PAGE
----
Inaugural Arthur L. Kelly Prizes honor faculty members
Professors Ka Yee Lee and John Frederick are the first recipients of the Arthur L. Kelly Prize for Exceptional Faculty Service in the Physical Sciences Division. The annual prize recognizes University of Chicago faculty members who have made outstanding contributions to the division in addition to their teaching and research. The prize was awarded at last month's PSD Diploma and Hooding Ceremony.
Former Physical Sciences Dean Robert Fefferman and Arthur L. Kelly, who endowed the prize, presented the awards to the recipients. Kelly received his MBA from the University in 1964, was a University trustee from 1998 to 2008, and served for nearly 20 years on the PSD Visiting Committee, including 10 years as the committee's chairman.
"It is fitting that we honor his contributions to the division and the University with this award," said Fefferman. Kelly previously established the same prize at the Booth School of Business in 1999.
Lee, a professor in chemistry, currently serves as director of the Materials Research Science and Engineering Center and formerly served as associate director of the James Franck Institute. She is a member of the faculty steering committee for the University's Center in Beijing, a member of the PSD Diversity Committee, and she was a fellow in the Committee on Institutional Collaboration Academic Leadership Program.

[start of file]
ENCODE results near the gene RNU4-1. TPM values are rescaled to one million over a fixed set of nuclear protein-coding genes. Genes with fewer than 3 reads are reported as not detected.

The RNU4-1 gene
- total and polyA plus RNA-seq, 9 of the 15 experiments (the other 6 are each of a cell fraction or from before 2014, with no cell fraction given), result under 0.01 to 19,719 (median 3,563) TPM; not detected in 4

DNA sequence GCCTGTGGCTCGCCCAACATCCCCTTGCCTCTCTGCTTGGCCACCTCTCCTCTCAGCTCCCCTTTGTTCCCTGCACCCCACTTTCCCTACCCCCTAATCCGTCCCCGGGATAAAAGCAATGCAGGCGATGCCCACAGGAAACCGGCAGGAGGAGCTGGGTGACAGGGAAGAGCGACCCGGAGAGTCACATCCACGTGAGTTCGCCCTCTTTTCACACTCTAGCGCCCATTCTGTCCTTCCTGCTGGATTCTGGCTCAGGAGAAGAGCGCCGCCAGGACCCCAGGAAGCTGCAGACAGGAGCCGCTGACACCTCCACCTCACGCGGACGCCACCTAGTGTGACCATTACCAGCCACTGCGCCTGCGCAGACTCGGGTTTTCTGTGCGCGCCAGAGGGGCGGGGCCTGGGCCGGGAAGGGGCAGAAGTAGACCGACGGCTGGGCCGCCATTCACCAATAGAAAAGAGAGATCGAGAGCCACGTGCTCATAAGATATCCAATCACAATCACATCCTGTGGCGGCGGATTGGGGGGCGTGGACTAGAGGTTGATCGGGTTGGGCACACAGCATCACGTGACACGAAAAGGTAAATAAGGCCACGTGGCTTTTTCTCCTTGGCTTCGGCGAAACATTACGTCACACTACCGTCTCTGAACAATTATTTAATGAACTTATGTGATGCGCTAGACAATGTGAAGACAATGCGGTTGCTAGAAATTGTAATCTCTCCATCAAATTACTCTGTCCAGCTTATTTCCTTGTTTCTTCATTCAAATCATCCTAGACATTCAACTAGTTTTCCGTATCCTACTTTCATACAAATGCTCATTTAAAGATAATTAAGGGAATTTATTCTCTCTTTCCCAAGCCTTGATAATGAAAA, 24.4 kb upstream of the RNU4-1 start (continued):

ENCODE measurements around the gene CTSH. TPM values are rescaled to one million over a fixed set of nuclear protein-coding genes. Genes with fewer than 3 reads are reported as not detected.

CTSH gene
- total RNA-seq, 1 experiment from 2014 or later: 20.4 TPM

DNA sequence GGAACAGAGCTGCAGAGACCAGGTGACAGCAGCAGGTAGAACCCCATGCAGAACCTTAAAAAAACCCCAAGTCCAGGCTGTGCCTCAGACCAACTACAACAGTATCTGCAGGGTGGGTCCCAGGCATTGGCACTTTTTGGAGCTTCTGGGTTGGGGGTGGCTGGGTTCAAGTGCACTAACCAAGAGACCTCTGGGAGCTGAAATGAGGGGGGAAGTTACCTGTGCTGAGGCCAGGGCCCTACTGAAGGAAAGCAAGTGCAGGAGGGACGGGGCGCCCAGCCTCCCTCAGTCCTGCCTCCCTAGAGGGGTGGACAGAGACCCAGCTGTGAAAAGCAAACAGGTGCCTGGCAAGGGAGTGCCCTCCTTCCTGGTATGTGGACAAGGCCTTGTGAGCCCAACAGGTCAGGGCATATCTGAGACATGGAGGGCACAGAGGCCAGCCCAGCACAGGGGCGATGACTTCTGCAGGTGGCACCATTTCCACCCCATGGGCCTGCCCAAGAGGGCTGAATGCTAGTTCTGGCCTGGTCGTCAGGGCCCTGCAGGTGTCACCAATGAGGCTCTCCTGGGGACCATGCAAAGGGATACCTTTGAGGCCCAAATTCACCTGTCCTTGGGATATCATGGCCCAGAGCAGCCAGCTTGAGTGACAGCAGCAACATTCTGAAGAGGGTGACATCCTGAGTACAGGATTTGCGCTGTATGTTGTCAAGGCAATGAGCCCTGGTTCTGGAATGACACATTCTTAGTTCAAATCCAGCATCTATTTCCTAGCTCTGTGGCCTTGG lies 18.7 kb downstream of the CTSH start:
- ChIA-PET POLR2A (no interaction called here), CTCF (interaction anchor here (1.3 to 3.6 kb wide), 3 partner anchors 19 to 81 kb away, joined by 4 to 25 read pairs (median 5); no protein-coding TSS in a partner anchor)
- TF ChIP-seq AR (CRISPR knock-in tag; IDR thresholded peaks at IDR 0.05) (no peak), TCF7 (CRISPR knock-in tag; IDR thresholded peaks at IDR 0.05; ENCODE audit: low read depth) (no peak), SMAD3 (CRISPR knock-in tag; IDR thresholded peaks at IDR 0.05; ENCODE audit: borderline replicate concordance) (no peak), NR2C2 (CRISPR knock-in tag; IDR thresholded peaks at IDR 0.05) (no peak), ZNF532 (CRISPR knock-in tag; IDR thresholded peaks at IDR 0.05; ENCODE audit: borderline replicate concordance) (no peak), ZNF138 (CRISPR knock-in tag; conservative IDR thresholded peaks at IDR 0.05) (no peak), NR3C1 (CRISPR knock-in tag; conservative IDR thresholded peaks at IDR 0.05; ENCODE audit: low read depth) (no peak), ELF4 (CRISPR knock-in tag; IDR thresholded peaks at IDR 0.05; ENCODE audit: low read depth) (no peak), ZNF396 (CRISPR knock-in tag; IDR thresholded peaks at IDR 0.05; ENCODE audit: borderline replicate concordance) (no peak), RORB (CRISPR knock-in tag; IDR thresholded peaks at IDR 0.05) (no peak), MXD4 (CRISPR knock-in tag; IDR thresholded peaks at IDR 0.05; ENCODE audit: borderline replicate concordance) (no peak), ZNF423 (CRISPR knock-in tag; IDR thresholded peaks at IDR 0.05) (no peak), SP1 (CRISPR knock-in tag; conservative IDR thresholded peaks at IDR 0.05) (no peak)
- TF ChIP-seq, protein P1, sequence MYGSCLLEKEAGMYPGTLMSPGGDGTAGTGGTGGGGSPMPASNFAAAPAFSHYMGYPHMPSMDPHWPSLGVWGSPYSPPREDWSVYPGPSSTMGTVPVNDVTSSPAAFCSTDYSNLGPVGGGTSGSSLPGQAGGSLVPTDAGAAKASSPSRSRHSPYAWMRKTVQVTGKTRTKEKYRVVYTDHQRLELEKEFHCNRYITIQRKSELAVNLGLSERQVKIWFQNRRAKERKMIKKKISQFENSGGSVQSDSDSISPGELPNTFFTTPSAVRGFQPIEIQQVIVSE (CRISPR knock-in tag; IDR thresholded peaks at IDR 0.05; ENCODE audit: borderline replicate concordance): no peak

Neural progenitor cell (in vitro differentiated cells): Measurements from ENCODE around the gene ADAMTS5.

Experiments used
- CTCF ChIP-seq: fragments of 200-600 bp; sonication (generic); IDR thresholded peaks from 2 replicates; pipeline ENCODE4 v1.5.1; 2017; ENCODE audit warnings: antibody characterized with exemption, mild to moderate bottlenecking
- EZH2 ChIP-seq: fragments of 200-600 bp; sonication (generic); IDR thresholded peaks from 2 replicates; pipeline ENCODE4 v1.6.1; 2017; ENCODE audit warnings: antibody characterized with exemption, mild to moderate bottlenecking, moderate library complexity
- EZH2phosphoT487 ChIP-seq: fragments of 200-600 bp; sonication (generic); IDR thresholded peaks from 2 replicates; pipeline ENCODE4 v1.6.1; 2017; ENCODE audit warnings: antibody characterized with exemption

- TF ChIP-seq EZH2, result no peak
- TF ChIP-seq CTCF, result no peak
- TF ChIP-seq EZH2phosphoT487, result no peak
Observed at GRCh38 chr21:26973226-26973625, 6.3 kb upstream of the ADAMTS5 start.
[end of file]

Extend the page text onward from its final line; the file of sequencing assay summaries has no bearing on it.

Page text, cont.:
Lee is an active advocate of women in STEM fields. She is a founder and Coordinating Committee member of the Chicago Collaboration on Women in STEM, which supports female faculty both at UChicago and Northwestern University.
“Displaying her energy and leadership, Ka Yee also helped mobilize a group of women faculty in the Physical Sciences Division and, when I established a Women in the Physical Sciences Committee, she was the first chair and has since remained an active member,” Fefferman said.
Frederick, professor in geophysical sciences, has served his department and the division in multiple roles. He was chair of the geophysical sciences department from 1994 to 1997, and master of the Physical Sciences Collegiate Division and associate dean of the division from 2006 to 2012. He helped establish the joint Physical Sciences Division-Harris School master's program in environmental science and policy.
“John is one of those faculty members we can always count on to do the work, much of which is not always visible, which makes his department, the division and the University run seamlessly," said Fefferman. In the geophysical sciences department, Frederick acts as one of the graduate counselors, arranges and administers preliminary candidacy exams, and is a member of the junior faculty advisory and mentoring committee. He also served on a committee to re-evaluate the undergraduate curriculum in the geosciences.
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